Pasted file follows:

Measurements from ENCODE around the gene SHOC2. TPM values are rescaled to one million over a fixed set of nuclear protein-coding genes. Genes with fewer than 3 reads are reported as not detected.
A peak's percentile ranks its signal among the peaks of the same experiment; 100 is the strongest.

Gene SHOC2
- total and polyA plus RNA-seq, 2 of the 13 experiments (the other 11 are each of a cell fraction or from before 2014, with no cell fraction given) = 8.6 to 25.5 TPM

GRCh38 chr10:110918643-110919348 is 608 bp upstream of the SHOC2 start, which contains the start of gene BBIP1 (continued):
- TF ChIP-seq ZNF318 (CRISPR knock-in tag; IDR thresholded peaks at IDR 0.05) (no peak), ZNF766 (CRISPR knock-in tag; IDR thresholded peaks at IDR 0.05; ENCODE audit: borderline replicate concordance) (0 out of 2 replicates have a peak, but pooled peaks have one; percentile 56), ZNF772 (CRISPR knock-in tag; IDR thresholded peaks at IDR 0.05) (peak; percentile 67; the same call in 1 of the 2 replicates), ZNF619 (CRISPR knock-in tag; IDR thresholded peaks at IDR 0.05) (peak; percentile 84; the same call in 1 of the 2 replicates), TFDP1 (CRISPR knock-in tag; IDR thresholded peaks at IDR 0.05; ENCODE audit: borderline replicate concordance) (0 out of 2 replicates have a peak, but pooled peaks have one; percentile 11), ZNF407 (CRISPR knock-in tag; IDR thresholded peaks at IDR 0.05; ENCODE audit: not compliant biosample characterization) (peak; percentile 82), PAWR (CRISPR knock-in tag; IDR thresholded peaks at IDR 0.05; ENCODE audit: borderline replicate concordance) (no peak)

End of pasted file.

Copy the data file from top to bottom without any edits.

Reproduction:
Measurements from ENCODE around the gene SHOC2. TPM values are rescaled to one million over a fixed set of nuclear protein-coding genes. Genes with fewer than 3 reads are reported as not detected.
A peak's percentile ranks its signal among the peaks of the same experiment; 100 is the strongest.

Gene SHOC2
- total and polyA plus RNA-seq, 2 of the 13 experiments (the other 11 are each of a cell fraction or from before 2014, with no cell fraction given) = 8.6 to 25.5 TPM

GRCh38 chr10:110918643-110919348 is 608 bp upstream of the SHOC2 start, which contains the start of gene BBIP1 (continued):
- TF ChIP-seq ZNF318 (CRISPR knock-in tag; IDR thresholded peaks at IDR 0.05) (no peak), ZNF766 (CRISPR knock-in tag; IDR thresholded peaks at IDR 0.05; ENCODE audit: borderline replicate concordance) (0 out of 2 replicates have a peak, but pooled peaks have one; percentile 56), ZNF772 (CRISPR knock-in tag; IDR thresholded peaks at IDR 0.05) (peak; percentile 67; the same call in 1 of the 2 replicates), ZNF619 (CRISPR knock-in tag; IDR thresholded peaks at IDR 0.05) (peak; percentile 84; the same call in 1 of the 2 replicates), TFDP1 (CRISPR knock-in tag; IDR thresholded peaks at IDR 0.05; ENCODE audit: borderline replicate concordance) (0 out of 2 replicates have a peak, but pooled peaks have one; percentile 11), ZNF407 (CRISPR knock-in tag; IDR thresholded peaks at IDR 0.05; ENCODE audit: not compliant biosample characterization) (peak; percentile 82), PAWR (CRISPR knock-in tag; IDR thresholded peaks at IDR 0.05; ENCODE audit: borderline replicate concordance) (no peak)